Cherry Smoke

by Monica Trausch · May 3, 2014

Indie Artists on New Plays #87 Monica Trausch looks at Cherry Smoke at Urban Stages

“Me an Fish is in love. He jus don’t know it yet.”

So opens James McManus’ 2006 Princess Grace Award winning play, Cherry Smoke, as presented by Working Theater at Urban Stages. I enjoy McManus’ work; in his plays he captures the voices of distinct communities, communities and voices that are rarely presented on stage. Cherry Smoke is no exception as McManus chronicles the lives of four very poor, often violent people: Cherry, Fish, Fish’s brother, Duffy, and Duffy’s wife, Bug. These four are so different from the upper-class, wealthy elite we most often see on stage, fighting not about inheritances or class differences but finding love and acceptance in a world that has shown them nothing but “meanness.” During a particularly bleak admission of the abuses Cherry has suffered, she says to Fish:

“Cherry: Some folks get people who take care of em, some folks don’t. Fish: Why ya think bad things happen? Cherry: There’s just a meanness swirling around out there and it gotta land on someone. Fish: But why? Cherry: If it wasn’t me, itta just swirled around til it landed on someone else.”

Through the skilled direction of Tamilla Woodard and the nuanced performances of the entire cast, particularly Vayu O’Donnell as Fish, this show is able to transcend simple, vernacular speech and truly move the audience. I was able to forget that I was in a nice theater in New York City, and go deeply into the “remnants of a steel mill town in Western PA.” At first I was reluctant to jump right into this world, as this script doesn’t necessarily build, but rather jumps right in. But the actors’ performances built upon themselves as they moved into their characters. Molly Carden won me over as Cherry by the play’s end, as she went from silly ten-year old to a woman who has more trouble than she or anyone deserves. When she asks Fish to be her angel, I could feel my heart breaking for her, as she desperately clings to the only person she can, even if he is in and out of jail, “a dormant volcano.”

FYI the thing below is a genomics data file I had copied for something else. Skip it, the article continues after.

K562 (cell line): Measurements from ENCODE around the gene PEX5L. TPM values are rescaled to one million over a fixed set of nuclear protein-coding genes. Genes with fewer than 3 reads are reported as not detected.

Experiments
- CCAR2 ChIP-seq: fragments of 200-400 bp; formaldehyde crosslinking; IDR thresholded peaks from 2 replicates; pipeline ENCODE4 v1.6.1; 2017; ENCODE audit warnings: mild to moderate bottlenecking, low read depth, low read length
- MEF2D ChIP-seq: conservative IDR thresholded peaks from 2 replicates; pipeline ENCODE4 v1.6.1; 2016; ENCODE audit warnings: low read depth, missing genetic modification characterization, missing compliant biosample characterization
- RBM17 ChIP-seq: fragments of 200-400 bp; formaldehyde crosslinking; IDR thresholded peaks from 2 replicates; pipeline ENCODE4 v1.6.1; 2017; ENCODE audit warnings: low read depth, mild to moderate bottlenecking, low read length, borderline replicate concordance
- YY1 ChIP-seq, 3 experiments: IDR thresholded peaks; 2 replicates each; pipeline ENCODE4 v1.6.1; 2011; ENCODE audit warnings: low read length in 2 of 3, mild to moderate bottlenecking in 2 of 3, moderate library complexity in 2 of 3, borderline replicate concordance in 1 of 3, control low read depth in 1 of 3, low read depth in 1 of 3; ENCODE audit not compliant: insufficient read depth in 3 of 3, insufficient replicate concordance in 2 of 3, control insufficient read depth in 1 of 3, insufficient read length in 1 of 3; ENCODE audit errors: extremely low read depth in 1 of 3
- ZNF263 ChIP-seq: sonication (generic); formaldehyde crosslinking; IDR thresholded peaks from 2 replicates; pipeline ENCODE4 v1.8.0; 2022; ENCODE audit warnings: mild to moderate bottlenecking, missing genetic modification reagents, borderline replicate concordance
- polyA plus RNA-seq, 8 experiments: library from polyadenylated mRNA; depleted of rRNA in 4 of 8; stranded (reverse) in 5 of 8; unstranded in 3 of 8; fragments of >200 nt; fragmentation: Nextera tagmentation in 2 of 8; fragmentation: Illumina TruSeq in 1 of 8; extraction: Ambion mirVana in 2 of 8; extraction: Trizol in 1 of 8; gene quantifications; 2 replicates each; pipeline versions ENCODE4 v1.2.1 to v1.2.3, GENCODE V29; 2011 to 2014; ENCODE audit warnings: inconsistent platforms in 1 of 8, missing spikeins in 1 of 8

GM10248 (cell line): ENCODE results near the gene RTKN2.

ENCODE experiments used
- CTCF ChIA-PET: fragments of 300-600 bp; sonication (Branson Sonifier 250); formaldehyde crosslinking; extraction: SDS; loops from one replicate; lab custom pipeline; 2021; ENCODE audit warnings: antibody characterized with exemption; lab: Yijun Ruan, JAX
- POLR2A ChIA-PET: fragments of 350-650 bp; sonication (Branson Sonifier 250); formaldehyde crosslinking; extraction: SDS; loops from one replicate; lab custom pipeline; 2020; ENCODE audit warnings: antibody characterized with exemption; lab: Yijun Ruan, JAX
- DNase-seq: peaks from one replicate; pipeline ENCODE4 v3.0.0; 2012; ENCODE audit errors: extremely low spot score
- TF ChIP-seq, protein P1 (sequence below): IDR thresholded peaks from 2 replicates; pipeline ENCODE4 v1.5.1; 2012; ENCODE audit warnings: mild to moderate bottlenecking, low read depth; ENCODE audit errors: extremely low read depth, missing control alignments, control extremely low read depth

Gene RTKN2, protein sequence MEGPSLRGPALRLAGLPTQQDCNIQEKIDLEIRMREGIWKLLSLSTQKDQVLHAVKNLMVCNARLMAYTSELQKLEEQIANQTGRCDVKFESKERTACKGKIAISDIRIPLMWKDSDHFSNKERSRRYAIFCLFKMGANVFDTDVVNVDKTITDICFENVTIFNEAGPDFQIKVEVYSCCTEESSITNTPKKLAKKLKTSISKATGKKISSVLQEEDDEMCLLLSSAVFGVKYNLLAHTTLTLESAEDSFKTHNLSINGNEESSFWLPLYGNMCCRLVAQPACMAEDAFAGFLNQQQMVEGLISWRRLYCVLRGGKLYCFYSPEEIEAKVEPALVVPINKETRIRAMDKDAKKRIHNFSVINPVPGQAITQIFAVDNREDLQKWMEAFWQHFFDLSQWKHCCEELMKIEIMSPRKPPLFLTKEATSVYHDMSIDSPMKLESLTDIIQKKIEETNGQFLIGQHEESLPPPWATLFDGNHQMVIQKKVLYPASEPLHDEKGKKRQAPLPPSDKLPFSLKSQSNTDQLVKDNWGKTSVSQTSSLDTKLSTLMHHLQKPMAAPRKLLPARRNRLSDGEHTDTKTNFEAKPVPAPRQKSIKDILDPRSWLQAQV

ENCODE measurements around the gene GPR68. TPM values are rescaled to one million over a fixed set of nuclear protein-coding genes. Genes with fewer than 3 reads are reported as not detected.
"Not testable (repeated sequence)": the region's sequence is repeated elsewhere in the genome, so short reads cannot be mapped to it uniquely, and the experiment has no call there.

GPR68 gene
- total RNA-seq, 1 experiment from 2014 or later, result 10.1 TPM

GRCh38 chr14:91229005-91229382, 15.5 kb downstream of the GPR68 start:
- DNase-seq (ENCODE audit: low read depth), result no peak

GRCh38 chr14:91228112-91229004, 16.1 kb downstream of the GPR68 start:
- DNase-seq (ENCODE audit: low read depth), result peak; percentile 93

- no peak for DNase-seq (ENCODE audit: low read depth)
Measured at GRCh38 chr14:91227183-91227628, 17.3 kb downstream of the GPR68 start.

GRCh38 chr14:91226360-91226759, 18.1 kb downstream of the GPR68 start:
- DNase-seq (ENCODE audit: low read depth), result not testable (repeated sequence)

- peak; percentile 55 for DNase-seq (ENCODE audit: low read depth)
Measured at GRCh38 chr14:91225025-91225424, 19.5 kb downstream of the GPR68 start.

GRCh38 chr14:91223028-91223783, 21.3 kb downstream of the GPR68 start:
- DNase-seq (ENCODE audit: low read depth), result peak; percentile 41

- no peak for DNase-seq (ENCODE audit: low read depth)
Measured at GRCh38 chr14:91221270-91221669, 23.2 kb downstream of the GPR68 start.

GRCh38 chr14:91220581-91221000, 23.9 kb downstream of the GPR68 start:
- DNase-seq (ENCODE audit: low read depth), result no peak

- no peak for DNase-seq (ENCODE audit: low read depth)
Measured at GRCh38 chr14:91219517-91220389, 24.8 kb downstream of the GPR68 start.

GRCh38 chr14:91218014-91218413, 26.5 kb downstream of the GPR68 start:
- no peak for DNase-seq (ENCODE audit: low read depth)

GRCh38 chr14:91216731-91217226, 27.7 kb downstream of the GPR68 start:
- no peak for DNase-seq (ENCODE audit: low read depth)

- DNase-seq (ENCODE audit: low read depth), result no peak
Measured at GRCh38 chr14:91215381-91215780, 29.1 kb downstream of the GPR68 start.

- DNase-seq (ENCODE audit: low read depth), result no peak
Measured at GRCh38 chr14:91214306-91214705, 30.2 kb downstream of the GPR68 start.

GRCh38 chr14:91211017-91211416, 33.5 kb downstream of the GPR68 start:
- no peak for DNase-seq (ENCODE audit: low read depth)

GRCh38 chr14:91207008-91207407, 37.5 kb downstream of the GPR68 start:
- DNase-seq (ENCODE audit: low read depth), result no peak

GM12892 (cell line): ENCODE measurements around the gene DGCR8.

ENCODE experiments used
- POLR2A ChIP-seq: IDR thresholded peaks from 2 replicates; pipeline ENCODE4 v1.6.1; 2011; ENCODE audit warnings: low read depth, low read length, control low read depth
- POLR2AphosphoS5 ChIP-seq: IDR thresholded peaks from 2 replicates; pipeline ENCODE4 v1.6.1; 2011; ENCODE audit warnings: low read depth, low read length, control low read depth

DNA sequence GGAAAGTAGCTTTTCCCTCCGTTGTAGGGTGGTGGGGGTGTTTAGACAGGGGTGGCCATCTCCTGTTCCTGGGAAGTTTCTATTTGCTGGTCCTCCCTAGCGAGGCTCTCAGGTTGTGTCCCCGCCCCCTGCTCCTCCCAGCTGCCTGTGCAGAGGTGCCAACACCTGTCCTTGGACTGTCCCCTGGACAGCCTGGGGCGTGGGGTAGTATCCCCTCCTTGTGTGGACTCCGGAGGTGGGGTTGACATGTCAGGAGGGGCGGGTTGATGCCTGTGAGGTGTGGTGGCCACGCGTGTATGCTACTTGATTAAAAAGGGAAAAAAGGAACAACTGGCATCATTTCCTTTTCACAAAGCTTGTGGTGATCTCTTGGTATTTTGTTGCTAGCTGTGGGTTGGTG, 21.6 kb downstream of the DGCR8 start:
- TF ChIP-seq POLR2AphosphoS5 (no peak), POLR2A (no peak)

We feel the meanness Cherry talks about right away via Mikiko Suzuki MacAdams’ excellent set. MacAdams’ has created a dirty, industrial world that holds no comfort for it’s four lost characters. The space at Urban Stages is deep, and MacAdams uses it perfectly, adding dimension and layers to the world of the play.

Another way this production immerses us in it’s world is through lighting. Solomon Weisbard gives us a nuanced lighting design that helps move the story along, allowing the script to shift between time periods and locations almost seamlessly. Most memorably, during a particularly climatic fight scene, Fish stands in the boxing ring and Weisbard’s lights shine directly into the audience, disorienting us and putting us right in the middle of the fight, just as Fish feels. The fight scenes by Rick Sordelet are the most remarkable element in the staging of this play. As Fish dances and fights, it feels as if he is fighting someone, even as he stands on stage alone. I have seen fight direction and staging go horribly wrong, making these violent scenes all the more remarkable in their authenticity. The result is jarring, haunting and memorable. Just like this play.

The strength of this play and this production is the way the differences between our lives as audience members and the lives of street fighters and runaway kids seem to melt away. By the end of the play, these characters with their silly names and meanness seem just like us, wanting to be loved, to be accepted, to be understood.





City of Glass
Edward Einhorn is a playwright, director, translator, adaptor and more. Many of his plays can be found on Indie Theater Now. Nita Congress shares her thoughts on this new work.
Broken Bone Bathtub
After being asked who is comfortable with audience participation, we are lead one by one into the small room and guided to our seats. A young woman sits amid pleasantly floral scented bubbles, face turned away from us.
Alas, the Nymphs
“Yesterday is today. Today is Here.” The past and the present do indeed collide in Alas, The Nymphs, a new play by writer/director John Jahnke and his company Hotel Savant.